Hitachi to Move Rail HQ to UK
Hitachi, the Japanese multinational engineering and electronics company behind the high speed Javelin trains that run through Kent to London St Pancras, is going to make London the new headquarters of its global rail business.
The company is planning to expand its business throughout the UK and across the rest of Europe, in a preemptive bid for HS2 contracts, which is the high-speed railway that is currently being constructed all over England. The move also represents a shift from Japan to a more international focus for Hitachi.
Last year, Hitachi won a £1.2 billion deal to open a factory in Newton Aycliffe, which is a town in County Durham, in the North East of England. The factory is currently under construction, expected to open next year, and is where Hitachi’s train will be built, initially employing around 750 people. Maintenance depots will also be opened by the company around the country.
“It would be a great idea to build high speed trains in the northeast,” said Alistair Dormer who will be Hitachi’s global operations lead. “We’ve been working with HS2 for a couple of years now, advising them on the key interfaces between the train systems and what the infrastructure systems should be.”
Dormer explained that Hitachi view the whole operation as a major one, hoping that the UK will become the hub for the rest of Europe, stating that the company has both the means and ability to meet the growing global railway market demands. “We will continue to deliver excellent service to our customers base whilst seeking new markets and opportunities for expansion,” he added.
The UK is currently Hitachi’s third biggest rail market by revenue, after Japan and Taiwan, but with the coming expansion, it is thought that the UK will bump itself up to second place. Hitachi has already secured its place in the UK with the aforementioned Javelin trains, but also with the 2012 £700 million deal to build new nuclear power plants.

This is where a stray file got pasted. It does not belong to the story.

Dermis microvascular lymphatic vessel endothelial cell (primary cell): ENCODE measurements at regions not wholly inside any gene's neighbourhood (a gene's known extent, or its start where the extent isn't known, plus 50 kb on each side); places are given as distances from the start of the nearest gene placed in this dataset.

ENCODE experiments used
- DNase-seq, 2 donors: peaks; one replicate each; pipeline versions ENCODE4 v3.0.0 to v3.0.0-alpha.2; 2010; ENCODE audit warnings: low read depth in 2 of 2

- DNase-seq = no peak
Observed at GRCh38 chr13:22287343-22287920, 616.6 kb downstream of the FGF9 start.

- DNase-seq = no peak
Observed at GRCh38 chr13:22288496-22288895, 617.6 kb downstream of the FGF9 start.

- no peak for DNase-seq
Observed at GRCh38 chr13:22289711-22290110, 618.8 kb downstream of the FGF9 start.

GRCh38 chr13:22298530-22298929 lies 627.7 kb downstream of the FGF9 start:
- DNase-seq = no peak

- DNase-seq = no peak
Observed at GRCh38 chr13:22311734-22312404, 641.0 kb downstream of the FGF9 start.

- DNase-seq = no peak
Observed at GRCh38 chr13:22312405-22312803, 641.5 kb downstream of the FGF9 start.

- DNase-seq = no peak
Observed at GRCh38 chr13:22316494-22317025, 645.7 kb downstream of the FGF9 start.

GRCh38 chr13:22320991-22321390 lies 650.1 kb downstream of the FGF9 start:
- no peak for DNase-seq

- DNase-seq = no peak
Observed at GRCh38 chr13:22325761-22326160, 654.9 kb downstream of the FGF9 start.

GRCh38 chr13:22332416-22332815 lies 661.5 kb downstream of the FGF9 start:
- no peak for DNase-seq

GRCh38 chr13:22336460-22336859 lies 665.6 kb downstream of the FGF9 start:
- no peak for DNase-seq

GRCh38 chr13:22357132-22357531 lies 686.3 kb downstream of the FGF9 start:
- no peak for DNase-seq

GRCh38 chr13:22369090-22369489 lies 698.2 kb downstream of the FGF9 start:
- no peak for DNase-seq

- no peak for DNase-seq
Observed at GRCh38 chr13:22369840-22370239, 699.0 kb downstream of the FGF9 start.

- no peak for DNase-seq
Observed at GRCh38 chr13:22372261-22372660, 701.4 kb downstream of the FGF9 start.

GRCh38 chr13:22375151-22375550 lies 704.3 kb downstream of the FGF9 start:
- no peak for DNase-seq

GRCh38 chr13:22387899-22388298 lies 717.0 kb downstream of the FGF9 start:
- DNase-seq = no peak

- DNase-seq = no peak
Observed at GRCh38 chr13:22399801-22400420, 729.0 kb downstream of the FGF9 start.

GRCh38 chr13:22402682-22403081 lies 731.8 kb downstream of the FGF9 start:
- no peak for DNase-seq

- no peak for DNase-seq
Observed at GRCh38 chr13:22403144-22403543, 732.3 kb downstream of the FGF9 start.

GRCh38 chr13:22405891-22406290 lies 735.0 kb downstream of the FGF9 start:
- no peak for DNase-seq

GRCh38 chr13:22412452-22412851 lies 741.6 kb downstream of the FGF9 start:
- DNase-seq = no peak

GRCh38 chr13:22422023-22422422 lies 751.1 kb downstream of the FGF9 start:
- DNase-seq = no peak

“We will vigorously push ahead with global business developed in the rail systems business, where growth is expected,” said Kantaro Masai, who from 1 April will become Hitachi’s Rail Systems Company’s President and CEO. He said that the method for doing so will involve utilising the company’s “advanced rail systems technology” and strengthening HItachi’s overseas networks. “I am committed to growing Hitachi’s rail systems business into a globally competitive enterprise,” he said.
The move has been described by Transport Secretary Patrick Loughlin as “an incredible vote of confidence” that the UK’s economy and business are once again growing. The fact that such a huge, multinational company is choosing to set up camp in Britain, with the hope of exporting out to the rest of Europe, “is just the sort of growth we want to see more of as we invest in rail and build HS2”.